Despite being short-changed by the state for several years, the Highland School District is in sound financial shape, according the district’s annual audit.
“I think they had a good year this past year with the state’s situation. The district broke even on all funds, except transportation,” said Kevin Tepend of C.J. Schlosser & Co., LLC, the company that performed the district’s audit. “Transportation is based on state funding. It’s hard for any district to break even on transportation.”
Tepen also said the district was in excess in three operating funds, which he said is pretty good.
“I didn’t see any areas of concern. The district knows what it is doing. And they do a good job,” he said. “I didn’t see any problems.”
Digital Access For Only $0.99
For the most comprehensive local coverage, subscribe today.
One area of the audit was labeled “adverse,” which is a qualifier assigned to the firm’s work because certain figures were unavailable. However, Tepen said isn’t an uncommon one for schools across Illinois.
“The health insurance the district pays into is supposed to have acutarials done, but the state doesn’t give that information. To get it, the schools have to go out and pay for it. No one does that,” Tepen said. “It doesn’t really matter to the schools or the state. It’s just important that liability exists. They (school districts across the state) pay what they are supposed to pay. They know there is future liability they have to account for.”
Other board action
District will pay for half of band uniforms
After a long presentation and pleas from band parents and students at its meeting on Monday, the Highland Board of Education decided to help them purchase new band uniforms by paying half of the cost.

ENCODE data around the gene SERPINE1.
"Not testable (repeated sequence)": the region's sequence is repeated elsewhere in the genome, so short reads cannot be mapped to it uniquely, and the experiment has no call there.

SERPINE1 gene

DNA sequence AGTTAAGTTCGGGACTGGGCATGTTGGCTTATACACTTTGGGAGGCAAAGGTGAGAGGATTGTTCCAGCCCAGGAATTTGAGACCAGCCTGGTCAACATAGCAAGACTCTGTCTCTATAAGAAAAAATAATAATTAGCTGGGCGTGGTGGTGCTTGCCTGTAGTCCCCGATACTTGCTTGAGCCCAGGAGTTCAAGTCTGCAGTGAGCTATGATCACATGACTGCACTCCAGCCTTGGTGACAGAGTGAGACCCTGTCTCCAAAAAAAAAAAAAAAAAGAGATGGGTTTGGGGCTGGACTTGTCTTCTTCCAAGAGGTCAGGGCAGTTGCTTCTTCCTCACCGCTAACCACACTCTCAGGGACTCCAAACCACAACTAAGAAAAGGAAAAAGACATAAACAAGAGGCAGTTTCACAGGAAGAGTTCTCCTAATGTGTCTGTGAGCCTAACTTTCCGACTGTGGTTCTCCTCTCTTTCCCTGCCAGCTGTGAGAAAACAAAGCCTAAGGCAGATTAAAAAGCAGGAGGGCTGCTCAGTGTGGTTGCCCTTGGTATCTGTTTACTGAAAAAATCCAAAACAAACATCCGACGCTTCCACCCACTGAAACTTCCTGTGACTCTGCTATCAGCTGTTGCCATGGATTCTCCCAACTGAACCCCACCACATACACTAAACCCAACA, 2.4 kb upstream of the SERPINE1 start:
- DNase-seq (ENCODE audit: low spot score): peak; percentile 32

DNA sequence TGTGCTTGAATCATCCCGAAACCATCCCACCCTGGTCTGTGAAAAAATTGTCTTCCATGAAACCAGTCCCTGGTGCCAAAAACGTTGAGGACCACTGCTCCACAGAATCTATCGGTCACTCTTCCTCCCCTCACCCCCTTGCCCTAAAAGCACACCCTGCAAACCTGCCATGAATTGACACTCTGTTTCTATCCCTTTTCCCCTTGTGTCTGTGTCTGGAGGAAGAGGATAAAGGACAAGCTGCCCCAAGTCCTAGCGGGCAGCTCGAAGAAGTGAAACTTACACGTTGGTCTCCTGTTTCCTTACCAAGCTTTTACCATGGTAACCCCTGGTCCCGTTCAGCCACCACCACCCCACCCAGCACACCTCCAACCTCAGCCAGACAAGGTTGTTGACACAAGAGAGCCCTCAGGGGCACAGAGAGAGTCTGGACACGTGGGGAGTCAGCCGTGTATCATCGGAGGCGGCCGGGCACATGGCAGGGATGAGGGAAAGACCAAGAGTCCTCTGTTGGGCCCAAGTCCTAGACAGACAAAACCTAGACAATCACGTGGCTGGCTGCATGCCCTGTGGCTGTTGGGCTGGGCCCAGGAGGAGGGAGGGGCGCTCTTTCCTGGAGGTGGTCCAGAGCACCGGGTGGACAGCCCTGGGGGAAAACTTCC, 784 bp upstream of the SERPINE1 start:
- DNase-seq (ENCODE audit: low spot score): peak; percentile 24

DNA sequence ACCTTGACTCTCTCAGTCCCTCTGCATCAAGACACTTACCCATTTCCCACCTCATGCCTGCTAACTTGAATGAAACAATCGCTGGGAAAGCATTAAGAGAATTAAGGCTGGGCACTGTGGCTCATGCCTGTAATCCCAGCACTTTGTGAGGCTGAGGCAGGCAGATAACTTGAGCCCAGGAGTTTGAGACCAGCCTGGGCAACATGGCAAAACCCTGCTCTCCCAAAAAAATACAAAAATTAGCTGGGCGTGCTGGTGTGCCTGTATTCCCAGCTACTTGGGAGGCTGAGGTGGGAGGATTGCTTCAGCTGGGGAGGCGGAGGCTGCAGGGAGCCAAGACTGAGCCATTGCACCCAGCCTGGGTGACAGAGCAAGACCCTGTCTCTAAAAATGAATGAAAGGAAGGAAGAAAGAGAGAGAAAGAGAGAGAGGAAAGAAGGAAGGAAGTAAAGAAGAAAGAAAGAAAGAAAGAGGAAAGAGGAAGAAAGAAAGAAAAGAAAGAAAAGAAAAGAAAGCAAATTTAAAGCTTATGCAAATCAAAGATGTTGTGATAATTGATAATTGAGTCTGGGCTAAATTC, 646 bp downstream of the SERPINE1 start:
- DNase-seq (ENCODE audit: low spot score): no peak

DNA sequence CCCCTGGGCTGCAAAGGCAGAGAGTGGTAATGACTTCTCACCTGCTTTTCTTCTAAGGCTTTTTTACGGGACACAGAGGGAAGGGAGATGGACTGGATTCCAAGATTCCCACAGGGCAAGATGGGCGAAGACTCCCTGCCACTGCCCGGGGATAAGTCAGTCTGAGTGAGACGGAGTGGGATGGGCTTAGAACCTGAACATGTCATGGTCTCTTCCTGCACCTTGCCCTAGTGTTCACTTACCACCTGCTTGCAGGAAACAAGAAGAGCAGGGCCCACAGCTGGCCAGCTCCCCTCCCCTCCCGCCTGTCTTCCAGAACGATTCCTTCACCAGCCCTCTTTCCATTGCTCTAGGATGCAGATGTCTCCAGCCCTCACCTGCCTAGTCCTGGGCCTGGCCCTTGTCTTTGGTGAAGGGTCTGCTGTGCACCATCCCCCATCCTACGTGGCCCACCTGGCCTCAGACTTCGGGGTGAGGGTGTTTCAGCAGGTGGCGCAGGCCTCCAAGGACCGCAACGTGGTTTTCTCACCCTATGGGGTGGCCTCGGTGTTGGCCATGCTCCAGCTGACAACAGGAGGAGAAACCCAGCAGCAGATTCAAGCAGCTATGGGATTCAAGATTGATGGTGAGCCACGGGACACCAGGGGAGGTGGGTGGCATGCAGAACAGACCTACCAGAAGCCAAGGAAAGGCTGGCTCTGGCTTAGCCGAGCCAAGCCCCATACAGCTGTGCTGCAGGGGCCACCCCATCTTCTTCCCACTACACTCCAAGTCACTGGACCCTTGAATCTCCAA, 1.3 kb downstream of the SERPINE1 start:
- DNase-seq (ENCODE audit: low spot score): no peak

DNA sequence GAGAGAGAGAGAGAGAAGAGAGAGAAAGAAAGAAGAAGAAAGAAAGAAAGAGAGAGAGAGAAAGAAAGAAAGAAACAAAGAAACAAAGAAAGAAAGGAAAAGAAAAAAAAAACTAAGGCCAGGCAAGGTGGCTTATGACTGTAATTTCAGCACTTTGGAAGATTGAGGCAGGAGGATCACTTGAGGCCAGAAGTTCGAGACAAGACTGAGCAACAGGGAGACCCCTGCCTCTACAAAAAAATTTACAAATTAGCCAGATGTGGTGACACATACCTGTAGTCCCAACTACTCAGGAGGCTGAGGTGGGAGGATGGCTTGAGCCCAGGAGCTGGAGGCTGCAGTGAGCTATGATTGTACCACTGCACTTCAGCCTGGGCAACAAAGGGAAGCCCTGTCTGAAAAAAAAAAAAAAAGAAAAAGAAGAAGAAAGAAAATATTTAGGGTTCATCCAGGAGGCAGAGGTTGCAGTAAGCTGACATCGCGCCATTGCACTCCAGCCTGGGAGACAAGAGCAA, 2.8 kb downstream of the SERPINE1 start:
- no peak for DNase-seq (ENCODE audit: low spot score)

“These uniforms were purchased in 2001. They are permanently stained,” said Highland High School junior Justin Wheeler, who plays the euphonium in the band. “After every performance, the parents have to take the uniforms home and re-thread them.”
The presentation was led by Patty Take of the Highland Band Parents Association, with many other parents and students also chiming in. Their main request was that the board appropriate 50 percent of the total cost for the new uniforms.
“These uniforms are a good investment. Our band students take excellent care of their uniforms, making them last for 5 years longer than the normal life-expectancy of a band uniform. But it is time for the droopy plumes, yellow jackets, and saggy bibber pants to go,” the Band Parents wrote in a letter put out to the community soliciting sponsorships.
The board agreed and granted the band access to $27,750 for the new uniforms.
“The uniforms were well past their life cycle. They were outdated and in dire need of replacement,” said Highland Superintendent Mike Sutton. “We are very proud of our band program and the board felt it was time to make the move.”
The rest of the funding will come from the fundraising efforts of the Band Parents Association.
The HHS Marching Bulldogs has more than 100 members.
The board approved the following personnel moves.
▪ Darlene Zobrist, custodian at Highland High School, effective Jan. 31, 2017; and
▪ James McCaw, custodian at Highland High School, effective Oct. 21, 2016.
Resignation: Mari Lewis, program assistant at Highland Primary, effective Oct. 11, 2016.
New staff: Leah Beiermann, RtI interventionist at Highland Elementary/Highland Middle School, effective Sept. 28, 2016.
Football team wants to sell ad space
The football team asked the board if it could sell advertising on board that would be displayed at HHS home games. Several other schools do such a fundraiser. The board will officially vote on that proposal at the November meeting.